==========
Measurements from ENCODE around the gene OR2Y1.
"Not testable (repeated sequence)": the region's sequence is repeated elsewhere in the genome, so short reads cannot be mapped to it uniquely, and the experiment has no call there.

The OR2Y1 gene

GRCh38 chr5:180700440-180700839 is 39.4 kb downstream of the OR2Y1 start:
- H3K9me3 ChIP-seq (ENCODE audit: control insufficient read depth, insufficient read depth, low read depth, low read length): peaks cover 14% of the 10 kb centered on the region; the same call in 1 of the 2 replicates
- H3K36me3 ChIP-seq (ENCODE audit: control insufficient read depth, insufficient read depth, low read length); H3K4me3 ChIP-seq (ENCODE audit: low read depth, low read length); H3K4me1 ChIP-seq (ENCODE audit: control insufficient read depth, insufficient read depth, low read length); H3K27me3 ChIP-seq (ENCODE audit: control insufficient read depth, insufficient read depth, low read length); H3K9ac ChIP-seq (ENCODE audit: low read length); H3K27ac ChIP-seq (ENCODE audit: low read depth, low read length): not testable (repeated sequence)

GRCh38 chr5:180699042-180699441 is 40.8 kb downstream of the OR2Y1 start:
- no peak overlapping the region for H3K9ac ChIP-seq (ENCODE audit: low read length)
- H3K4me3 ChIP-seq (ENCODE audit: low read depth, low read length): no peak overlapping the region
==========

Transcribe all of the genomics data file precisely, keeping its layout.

Measurements from ENCODE around the gene OR2Y1.
"Not testable (repeated sequence)": the region's sequence is repeated elsewhere in the genome, so short reads cannot be mapped to it uniquely, and the experiment has no call there.

The OR2Y1 gene

GRCh38 chr5:180700440-180700839 is 39.4 kb downstream of the OR2Y1 start:
- H3K9me3 ChIP-seq (ENCODE audit: control insufficient read depth, insufficient read depth, low read depth, low read length): peaks cover 14% of the 10 kb centered on the region; the same call in 1 of the 2 replicates
- H3K36me3 ChIP-seq (ENCODE audit: control insufficient read depth, insufficient read depth, low read length); H3K4me3 ChIP-seq (ENCODE audit: low read depth, low read length); H3K4me1 ChIP-seq (ENCODE audit: control insufficient read depth, insufficient read depth, low read length); H3K27me3 ChIP-seq (ENCODE audit: control insufficient read depth, insufficient read depth, low read length); H3K9ac ChIP-seq (ENCODE audit: low read length); H3K27ac ChIP-seq (ENCODE audit: low read depth, low read length): not testable (repeated sequence)

GRCh38 chr5:180699042-180699441 is 40.8 kb downstream of the OR2Y1 start:
- no peak overlapping the region for H3K9ac ChIP-seq (ENCODE audit: low read length)
- H3K4me3 ChIP-seq (ENCODE audit: low read depth, low read length): no peak overlapping the region